We extended conservation grazing into the SSSI and SAC and employed cut-and-collect techniques on accessible areas of bracken and gorse. In some places we mechanically scraped the deep gorse and bracken litter layers back to the sandstone, to help regenerate a nascent seedbank. We also contract heavy horses to roll and bruise areas of bracken annually. Heavy horses are a great way of deploying traditional methods of bracken control that not only works but is a great attraction for the public.
In 2013, Natural England moved the council to a new 10-year Higher Level Stewardship (HLS) Agreement, one year earlier than anticipated. The HLS agreement sets the bar even higher for managing and restoring habitats, and this is reflected in our new management plan.
Free-roaming conservation grazing
We currently have a small herd of Exmoor ponies and a new herd of Belted Galloway cattle to manage glens and slopes in the SSSI and SAC, which are otherwise inaccessible to mechanical management. We have opened up fencing so the cattle and ponies can roam freely around one of our largest and wildest glens, allowing them the same freedom as walkers. Visitors have enjoyed connecting with these charismatic animals, and they have been extremely successful in managing the reserve sustainably. Large areas were awash with bluebells in spring, and now with red campion, bedstraw, sheep's sorrel and foxgloves. The open areas are also alive with invertebrates.
What have we learnt?
The management of the reserve has been a journey in innovation and risk-taking, being clear on our biodiversity objectives, communicating our message, having the support of councillors, and taking people with us.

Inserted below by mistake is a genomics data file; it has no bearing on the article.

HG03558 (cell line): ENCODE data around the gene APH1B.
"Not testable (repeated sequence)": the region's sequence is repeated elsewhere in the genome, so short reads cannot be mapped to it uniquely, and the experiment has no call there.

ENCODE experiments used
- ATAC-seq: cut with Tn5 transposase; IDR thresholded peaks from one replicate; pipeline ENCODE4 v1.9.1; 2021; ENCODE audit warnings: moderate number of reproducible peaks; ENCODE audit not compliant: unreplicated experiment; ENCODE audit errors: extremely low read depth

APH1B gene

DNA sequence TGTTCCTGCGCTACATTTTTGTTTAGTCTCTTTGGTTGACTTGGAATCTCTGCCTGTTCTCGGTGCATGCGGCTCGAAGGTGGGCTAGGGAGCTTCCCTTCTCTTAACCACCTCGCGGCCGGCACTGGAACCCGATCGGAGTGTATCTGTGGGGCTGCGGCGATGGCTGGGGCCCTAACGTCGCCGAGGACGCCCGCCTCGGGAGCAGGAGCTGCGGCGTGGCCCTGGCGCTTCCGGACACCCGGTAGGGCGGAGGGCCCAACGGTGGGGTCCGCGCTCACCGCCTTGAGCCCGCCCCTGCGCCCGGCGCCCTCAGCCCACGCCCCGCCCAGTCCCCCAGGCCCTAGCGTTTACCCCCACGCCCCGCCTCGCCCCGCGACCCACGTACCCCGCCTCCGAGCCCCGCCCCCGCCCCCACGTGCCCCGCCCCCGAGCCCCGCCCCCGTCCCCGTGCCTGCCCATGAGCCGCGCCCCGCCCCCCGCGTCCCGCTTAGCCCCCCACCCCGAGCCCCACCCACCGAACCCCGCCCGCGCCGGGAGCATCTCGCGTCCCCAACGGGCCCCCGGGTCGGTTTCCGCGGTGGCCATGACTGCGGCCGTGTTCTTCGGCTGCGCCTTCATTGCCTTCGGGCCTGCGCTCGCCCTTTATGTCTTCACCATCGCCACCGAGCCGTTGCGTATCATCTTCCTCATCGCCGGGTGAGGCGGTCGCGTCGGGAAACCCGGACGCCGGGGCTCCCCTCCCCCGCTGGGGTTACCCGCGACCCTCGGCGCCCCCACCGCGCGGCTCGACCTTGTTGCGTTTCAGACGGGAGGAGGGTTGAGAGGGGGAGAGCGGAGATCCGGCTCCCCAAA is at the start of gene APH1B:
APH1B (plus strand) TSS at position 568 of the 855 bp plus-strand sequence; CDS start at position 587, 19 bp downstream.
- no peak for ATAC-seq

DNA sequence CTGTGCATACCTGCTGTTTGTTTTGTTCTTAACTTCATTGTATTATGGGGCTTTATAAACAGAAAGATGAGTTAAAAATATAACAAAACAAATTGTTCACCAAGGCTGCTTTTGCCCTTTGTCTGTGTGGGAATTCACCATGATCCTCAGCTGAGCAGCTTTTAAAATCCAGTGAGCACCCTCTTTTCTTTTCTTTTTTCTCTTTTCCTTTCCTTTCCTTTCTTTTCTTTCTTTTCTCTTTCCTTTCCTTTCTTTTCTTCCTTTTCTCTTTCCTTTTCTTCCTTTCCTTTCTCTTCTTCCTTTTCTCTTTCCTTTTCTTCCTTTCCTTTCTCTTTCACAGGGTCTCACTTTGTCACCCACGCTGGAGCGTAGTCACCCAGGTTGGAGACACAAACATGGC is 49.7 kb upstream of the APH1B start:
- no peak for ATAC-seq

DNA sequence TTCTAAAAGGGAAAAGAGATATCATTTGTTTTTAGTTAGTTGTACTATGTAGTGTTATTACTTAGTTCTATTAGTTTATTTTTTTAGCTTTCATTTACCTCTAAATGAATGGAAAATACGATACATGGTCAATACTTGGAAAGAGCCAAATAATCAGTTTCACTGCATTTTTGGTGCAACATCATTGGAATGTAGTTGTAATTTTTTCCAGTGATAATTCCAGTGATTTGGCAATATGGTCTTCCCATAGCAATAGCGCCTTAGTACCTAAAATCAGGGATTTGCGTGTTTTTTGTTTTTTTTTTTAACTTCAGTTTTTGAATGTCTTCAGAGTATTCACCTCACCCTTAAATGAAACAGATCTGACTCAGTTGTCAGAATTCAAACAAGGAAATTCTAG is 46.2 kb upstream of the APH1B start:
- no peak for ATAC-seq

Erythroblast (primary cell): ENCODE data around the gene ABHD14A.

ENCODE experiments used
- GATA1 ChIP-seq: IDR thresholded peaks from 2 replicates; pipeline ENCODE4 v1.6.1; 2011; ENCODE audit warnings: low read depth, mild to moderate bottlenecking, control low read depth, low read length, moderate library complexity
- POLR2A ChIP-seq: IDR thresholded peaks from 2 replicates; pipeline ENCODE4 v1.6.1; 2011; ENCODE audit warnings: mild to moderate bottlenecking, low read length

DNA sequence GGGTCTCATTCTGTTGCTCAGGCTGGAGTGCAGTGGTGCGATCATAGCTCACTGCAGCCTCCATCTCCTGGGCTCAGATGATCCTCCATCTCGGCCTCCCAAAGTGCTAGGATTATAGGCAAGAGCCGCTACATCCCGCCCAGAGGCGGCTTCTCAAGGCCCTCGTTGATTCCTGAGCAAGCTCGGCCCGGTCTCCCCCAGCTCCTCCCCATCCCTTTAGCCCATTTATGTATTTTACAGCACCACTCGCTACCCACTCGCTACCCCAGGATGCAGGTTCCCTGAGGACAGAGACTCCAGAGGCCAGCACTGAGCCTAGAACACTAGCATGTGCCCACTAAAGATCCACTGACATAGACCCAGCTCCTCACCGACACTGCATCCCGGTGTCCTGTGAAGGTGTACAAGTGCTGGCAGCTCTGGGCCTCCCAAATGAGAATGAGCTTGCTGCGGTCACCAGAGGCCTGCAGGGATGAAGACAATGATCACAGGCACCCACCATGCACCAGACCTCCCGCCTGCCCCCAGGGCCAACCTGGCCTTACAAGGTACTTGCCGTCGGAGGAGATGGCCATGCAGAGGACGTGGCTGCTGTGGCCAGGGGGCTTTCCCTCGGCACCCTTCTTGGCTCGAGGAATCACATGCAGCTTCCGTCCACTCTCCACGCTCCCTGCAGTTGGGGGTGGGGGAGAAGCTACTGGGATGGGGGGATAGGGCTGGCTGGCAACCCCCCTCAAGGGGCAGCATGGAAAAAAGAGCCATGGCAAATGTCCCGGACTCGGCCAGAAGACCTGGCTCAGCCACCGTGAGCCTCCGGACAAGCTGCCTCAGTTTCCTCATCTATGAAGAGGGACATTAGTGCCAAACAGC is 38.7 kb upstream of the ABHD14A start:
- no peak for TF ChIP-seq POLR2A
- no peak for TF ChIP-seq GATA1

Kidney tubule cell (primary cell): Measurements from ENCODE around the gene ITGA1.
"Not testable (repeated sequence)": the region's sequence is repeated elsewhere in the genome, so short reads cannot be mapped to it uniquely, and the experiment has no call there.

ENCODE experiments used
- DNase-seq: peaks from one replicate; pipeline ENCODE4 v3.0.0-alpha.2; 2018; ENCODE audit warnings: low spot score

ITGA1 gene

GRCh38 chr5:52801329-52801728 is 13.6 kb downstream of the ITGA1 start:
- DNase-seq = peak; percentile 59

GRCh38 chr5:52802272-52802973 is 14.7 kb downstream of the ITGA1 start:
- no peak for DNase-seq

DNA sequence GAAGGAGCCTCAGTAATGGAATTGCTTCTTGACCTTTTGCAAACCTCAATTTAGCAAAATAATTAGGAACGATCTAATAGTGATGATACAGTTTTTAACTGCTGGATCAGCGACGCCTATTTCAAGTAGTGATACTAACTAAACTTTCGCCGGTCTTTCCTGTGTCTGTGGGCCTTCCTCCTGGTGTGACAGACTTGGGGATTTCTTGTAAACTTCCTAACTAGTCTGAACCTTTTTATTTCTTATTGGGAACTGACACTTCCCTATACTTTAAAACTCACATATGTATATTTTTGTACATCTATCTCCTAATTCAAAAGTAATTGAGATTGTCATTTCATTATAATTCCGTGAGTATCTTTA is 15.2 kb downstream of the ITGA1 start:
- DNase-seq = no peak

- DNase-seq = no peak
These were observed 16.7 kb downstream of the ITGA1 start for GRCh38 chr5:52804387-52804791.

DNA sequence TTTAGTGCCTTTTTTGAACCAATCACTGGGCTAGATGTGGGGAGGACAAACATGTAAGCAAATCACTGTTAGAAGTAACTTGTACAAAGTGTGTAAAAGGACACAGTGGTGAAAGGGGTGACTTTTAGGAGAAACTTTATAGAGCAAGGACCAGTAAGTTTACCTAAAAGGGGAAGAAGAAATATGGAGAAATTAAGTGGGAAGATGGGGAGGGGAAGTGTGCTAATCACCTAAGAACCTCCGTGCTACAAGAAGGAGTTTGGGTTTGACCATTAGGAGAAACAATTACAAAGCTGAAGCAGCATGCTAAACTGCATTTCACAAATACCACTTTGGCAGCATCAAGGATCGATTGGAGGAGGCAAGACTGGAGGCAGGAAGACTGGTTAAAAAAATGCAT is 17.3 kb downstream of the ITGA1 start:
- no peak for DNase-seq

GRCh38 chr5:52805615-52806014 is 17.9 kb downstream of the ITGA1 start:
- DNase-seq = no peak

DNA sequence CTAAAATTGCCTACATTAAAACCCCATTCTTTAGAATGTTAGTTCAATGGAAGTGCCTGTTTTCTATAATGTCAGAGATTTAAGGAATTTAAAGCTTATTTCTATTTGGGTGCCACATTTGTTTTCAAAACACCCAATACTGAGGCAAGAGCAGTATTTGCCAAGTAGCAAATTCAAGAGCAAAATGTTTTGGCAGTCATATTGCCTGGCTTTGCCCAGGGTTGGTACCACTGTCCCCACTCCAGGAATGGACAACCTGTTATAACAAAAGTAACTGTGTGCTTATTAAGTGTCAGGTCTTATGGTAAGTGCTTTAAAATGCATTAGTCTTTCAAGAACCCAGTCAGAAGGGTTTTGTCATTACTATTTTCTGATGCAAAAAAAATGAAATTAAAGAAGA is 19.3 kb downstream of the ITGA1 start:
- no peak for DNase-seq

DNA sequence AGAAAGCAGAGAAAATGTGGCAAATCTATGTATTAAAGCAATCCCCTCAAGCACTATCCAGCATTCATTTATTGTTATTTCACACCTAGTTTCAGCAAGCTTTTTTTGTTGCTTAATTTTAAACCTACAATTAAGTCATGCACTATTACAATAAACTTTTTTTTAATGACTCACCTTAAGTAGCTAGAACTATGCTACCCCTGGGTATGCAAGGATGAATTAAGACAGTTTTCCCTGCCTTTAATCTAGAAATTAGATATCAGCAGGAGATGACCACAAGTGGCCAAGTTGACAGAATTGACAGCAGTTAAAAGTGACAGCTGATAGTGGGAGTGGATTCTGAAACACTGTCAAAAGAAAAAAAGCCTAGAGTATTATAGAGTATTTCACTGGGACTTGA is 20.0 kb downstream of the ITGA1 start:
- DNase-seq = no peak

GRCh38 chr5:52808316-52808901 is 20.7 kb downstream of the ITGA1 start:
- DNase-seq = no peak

We have successfully combined biodiversity and wildlife with accessible natural green space for the benefit of the local community - with Hastings Country Park Local Nature Reserve winning Green Flag status every year since 2006. However, we recognise there is no end to management and habitat restoration, and our continuing challenge is how to retain success and commitment with ever-reducing resources.
Our landscape and habitat management is an example of realising a vision over a very long term. Changing landscapes and restoring habitats takes decades. It is not unrealistic to think that the management we have and are putting in place is the bedrock for realising a vision of landscape and habitat management over the next 100 years.
None of this would have been possible without the dedication of our rangers, conservation volunteers, the Friends of Hastings Country Park, the support of elected members and the commitment of our local Natural England office.
Ecclesbourne Glen Footpaths
Following a series of footpath closures, the majority of footpaths into and out of Ecclesbourne Glen are open. East Sussex County council rebuilt the main footpath into Ecclesbourne Glen from the East Hill in 2021.